We report here some results of studies on the heart rate which were begun several years ago. In previous reports1 the cardiochronograph has been described, and the methods of study have been discussed. A general tendency in our results which seemed particularly interesting and significant was the relative steadiness of the heart rate in psychotic patients during periods of apparent emotional experience, as compared with the fluctuations of heart rate in normal persons when emotionally disturbed. The possible significance of this observation and its bearing on the inner affective experience of the psychotic patient have been touched on in previous publications and have been a topic of continuous interest during further studies.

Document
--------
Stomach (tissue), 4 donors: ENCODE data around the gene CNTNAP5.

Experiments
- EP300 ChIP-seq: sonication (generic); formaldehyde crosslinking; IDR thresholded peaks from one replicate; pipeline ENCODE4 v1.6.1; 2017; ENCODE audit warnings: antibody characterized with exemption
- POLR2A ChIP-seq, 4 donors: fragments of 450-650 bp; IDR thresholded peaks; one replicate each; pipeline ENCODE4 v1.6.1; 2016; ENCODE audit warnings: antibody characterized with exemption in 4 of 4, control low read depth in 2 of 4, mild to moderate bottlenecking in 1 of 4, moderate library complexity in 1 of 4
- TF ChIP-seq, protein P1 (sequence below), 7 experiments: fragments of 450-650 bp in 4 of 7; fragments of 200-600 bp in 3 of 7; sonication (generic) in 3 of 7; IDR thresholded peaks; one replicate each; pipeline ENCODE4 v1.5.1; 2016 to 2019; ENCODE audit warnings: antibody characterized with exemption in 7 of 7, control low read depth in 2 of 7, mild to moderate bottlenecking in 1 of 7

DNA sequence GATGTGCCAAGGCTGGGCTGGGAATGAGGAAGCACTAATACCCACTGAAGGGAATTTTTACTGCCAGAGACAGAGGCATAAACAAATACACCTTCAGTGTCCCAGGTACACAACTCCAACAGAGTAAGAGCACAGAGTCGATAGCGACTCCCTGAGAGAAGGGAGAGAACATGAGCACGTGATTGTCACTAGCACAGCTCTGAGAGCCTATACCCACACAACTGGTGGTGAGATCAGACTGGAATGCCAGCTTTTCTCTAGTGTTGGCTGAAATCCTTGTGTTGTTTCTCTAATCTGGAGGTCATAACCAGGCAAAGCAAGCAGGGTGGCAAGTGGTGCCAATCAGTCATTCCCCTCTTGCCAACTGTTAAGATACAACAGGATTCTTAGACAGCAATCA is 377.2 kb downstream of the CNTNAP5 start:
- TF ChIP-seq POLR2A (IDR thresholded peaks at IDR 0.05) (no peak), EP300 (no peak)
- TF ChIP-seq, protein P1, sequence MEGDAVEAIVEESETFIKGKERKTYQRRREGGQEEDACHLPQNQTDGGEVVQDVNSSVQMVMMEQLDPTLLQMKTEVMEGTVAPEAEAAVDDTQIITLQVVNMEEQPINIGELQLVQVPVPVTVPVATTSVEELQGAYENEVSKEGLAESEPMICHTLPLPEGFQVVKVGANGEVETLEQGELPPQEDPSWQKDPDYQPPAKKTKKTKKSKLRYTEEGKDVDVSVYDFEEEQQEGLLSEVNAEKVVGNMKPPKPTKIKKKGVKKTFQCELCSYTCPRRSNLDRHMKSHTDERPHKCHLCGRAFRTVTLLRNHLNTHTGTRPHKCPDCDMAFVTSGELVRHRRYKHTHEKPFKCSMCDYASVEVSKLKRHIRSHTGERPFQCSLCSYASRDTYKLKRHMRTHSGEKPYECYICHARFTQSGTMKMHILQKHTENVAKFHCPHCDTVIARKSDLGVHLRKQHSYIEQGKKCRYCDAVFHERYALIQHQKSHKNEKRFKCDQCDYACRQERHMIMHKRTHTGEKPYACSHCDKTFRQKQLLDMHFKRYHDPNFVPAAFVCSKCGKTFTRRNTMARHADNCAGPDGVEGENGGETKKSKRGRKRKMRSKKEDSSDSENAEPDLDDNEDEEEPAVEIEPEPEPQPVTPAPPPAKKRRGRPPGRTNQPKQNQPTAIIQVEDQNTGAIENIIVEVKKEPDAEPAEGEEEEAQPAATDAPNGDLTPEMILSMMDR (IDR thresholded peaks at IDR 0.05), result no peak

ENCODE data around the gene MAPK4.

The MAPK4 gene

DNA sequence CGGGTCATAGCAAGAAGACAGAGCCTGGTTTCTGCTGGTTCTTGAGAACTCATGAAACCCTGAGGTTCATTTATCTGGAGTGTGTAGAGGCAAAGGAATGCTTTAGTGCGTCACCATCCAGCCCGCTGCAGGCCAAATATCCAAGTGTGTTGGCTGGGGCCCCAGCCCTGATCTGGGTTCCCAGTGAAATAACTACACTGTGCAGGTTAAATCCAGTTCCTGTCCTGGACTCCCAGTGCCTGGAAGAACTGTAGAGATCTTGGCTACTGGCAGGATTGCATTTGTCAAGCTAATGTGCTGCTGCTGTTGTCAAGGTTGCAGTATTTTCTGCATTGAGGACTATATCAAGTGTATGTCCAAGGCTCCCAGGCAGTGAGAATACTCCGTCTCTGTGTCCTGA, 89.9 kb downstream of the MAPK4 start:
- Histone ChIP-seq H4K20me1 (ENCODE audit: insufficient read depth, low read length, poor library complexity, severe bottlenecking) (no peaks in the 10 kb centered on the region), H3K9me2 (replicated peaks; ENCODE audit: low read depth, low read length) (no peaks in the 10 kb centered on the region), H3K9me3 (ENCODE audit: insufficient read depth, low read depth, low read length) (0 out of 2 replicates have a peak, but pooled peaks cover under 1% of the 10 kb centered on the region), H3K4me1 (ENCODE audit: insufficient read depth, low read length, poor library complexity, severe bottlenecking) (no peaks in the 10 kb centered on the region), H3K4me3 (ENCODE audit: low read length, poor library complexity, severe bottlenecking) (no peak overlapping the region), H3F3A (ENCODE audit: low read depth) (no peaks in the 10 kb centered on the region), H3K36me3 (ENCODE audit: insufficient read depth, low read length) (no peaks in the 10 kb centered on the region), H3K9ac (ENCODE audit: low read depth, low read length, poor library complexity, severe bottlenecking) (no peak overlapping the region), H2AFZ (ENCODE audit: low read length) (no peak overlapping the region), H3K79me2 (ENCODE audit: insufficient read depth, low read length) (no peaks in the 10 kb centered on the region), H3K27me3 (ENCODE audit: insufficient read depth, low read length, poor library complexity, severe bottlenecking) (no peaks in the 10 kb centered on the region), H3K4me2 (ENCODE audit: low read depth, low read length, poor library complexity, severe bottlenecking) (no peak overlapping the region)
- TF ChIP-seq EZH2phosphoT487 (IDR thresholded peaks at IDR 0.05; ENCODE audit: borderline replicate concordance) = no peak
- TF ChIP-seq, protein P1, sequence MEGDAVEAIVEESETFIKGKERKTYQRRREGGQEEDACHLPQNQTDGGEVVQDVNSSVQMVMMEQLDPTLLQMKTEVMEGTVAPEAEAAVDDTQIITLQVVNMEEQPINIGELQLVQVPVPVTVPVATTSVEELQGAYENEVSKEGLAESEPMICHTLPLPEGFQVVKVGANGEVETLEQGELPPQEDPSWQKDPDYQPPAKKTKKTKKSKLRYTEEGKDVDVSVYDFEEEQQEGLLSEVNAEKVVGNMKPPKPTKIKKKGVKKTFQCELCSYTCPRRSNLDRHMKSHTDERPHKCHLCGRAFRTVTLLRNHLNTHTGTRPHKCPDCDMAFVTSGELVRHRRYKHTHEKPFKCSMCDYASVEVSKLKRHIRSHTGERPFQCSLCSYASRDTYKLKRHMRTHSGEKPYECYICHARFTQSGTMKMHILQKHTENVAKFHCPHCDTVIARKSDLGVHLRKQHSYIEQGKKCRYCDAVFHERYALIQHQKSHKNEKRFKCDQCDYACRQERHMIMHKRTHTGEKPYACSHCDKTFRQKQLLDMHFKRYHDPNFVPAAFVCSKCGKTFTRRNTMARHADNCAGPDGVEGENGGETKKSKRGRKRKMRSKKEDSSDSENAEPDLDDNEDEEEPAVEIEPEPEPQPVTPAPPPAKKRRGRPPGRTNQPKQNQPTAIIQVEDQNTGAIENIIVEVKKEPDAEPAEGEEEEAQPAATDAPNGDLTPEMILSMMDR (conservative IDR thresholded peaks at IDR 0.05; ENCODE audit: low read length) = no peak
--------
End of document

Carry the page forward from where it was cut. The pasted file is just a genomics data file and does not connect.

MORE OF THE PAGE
As a matter of personal experience for the investigator, the observation of the heart record as it actually registers during the course of an interview gives an opportunity to compare and contrast the subject's overt expression of
WHITEHORN JC, RICHTER H. UNSTEADINESS OF THE HEART RATE IN PSYCHOTIC AND NEUROTIC STATES. Arch NeurPsych. 1937;38(1):62–70. doi:10.1001/archneurpsyc.1937.02260190072005
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